Grammar teaching skipped two generations. Now it's back with purpose

Margaret McBride and her son Dr Navid Sabet have created an online grammar basics workshop for teachers. Picture: Dion Georgopoulos
Margaret McBride and her son Dr Navid Sabet have created an online grammar basics workshop for teachers. Picture: Dion Georgopoulos

Everybody's mixing up "I" and "me" these days, according to Margaret McBride.

"People think it sounds better with "I" but it's not the case," she said.

The linguistic enthusiast has noticed people over-correcting their language or not being able to explain why things seem right or wrong.

Mrs McBride has been running grammar workshops designed for teachers since 2015. With the help of her son, Dr Navid Sabet, Mrs McBride turned the workshop into an online course in 2020 in response to COVID-19.

The explicit teaching of grammar has been back on the Australian curriculum for nine years. The challenge is many of the current cohort of teachers didn't systemically learn grammar at school but now they are required to teach it to the next generation.

"There's quite a lot of terminology, lots of foreign concepts for people and they've just been thrown into the deep end," Mrs McBride said.

Before the 1970s, grammar was taught through parsing language. Students were taught to break down sentences and label each part but not necessarily how to write for real audiences and purposes.

ACT Association for the Teaching of English executive officer Rita van Haren was a product of the school system which advocated for parsing but she quickly saw its limited usefulness when entering the teaching profession in the mid 1970s.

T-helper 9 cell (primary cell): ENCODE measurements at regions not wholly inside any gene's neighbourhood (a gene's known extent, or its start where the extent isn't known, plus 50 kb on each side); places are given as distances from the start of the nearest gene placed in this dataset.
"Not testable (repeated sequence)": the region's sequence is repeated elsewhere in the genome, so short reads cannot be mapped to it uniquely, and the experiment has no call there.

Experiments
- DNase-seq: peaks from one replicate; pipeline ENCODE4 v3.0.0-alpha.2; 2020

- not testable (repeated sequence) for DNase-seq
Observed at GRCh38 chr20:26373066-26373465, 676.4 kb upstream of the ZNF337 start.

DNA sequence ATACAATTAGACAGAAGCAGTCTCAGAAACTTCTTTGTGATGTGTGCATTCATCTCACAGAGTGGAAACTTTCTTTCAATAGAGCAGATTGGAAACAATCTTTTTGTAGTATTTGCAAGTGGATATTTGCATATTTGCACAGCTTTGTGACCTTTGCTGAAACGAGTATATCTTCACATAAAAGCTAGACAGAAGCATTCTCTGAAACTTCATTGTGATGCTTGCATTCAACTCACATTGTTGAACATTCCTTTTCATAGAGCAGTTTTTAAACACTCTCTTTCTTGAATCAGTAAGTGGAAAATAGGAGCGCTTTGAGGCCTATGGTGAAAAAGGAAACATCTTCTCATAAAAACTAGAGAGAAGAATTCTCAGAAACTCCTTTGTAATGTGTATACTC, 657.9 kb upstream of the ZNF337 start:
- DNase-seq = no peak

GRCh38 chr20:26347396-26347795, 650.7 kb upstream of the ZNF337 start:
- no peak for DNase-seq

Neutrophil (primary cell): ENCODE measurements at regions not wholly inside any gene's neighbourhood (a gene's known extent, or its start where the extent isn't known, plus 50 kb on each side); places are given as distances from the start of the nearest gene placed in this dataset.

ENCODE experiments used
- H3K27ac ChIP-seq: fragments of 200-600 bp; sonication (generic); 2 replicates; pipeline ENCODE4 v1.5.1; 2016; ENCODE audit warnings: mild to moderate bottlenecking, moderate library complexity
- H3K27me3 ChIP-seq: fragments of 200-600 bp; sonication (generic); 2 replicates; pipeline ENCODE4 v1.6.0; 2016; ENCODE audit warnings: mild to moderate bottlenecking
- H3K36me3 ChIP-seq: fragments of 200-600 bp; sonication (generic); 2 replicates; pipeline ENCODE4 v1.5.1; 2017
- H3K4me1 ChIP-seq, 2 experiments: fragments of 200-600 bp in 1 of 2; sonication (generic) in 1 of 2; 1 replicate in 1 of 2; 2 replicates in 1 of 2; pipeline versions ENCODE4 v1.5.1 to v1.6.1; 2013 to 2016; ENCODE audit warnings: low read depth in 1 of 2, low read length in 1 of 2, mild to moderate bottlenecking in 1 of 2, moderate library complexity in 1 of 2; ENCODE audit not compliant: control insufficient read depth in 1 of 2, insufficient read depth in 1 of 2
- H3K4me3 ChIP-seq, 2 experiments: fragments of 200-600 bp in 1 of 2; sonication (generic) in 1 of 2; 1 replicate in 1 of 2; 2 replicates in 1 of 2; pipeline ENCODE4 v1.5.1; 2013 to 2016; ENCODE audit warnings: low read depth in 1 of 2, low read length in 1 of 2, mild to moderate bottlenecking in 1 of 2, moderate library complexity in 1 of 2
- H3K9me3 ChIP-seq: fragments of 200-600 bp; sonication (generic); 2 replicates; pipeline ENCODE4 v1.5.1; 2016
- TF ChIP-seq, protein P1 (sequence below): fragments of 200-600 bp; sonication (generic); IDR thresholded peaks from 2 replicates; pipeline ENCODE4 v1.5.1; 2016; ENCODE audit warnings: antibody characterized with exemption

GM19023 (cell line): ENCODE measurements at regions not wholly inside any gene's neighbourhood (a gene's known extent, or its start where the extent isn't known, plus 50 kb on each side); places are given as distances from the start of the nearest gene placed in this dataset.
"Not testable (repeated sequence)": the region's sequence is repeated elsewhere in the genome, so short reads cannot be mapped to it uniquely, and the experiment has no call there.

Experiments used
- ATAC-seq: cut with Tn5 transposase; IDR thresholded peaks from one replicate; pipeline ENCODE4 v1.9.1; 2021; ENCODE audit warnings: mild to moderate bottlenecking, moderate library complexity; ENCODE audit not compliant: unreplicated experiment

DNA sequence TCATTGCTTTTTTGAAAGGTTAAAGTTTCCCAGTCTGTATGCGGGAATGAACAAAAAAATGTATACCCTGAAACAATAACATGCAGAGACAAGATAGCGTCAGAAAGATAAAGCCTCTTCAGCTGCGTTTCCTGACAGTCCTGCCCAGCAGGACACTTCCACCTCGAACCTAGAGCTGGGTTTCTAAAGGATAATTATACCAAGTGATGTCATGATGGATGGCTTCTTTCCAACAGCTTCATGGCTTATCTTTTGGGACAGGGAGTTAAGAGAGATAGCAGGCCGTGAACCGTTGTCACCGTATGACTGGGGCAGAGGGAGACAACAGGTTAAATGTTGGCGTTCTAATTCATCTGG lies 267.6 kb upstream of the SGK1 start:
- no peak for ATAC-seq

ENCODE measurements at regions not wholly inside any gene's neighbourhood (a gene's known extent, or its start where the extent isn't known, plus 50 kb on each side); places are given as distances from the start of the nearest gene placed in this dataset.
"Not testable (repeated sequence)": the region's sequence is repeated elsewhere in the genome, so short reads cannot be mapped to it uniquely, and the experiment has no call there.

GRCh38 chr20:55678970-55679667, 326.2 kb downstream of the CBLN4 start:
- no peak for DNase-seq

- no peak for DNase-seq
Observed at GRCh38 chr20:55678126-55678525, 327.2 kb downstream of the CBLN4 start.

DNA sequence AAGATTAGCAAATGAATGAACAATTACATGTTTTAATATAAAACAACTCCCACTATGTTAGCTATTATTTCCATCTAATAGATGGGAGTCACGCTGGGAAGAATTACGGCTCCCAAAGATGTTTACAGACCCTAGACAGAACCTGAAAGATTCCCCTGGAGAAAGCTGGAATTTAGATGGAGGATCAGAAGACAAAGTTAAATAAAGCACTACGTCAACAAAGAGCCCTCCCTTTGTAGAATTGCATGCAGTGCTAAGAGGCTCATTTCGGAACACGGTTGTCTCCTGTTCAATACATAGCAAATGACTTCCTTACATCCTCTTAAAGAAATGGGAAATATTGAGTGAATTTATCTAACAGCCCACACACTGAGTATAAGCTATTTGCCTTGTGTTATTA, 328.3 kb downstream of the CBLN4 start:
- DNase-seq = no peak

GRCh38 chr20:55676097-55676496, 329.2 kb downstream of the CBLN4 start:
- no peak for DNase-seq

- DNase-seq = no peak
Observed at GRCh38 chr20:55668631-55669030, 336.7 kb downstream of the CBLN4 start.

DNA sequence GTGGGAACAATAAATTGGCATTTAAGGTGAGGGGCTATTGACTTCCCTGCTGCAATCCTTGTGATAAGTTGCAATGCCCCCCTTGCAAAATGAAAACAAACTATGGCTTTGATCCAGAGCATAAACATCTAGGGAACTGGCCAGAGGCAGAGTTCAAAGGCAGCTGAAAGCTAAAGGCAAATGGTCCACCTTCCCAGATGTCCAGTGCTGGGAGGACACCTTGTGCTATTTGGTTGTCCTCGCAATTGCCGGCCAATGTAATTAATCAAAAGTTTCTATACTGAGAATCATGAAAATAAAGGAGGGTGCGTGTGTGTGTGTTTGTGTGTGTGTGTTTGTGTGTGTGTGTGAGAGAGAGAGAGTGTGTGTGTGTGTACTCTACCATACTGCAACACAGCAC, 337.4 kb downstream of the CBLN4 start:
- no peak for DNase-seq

"I could see it wasn't very purposeful because it wasn't about teaching kids how to write," Ms van Haren said.

"[Students] actually disengaged from English because of it... We had a book called Let's enjoy English."

The focus moved to deconstructing and analysing texts and teaching students about style. Students were still learning about how to use language but the metalanguage was lost along the way.

"Grammar hadn't fallen off but wasn't explicit enough," Ms van Haren said.

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President of the Primary English Teaching Association Australia and Associate Professor of Language in Education at University of Wollongong Pauline Jones said the English curriculum introduced in 2012 mandated the teaching of grammar for the first time in two generations.

It attempted to strike a balance between traditional grammar and systemic functional grammar, which focuses on analysing texts.

She said in her experience teachers were up for the challenge of learning the best ways to teach grammar in different contexts. For instance, grammar in science writing is different to a history text.

"We've never had systematic teaching of language. I don't know if we've really developed that yet," Associate Professor Jones said.

She said a sound knowledge of grammar in the information age was a matter of equity.

"We talk about the needs of the future... People will have number of jobs in their lifetime and move through various careers. They need flexibility with their language use and applications," Associate Professor Jones said.

"Accuracy is still important because people make judgments about others based on grammar."

Meanwhile, Mrs McBride's grammartraining.com site aims to give teachers the tools to explain how language works without getting bogged down with rules.

"It's giving everyone access to the language of power," she said.

Grammar Quiz

Put your knowledge of grammar to the test. The correct answer will turn green.

This story Grammar teaching skipped two generations. Now it's back with purpose first appeared on The Canberra Times.

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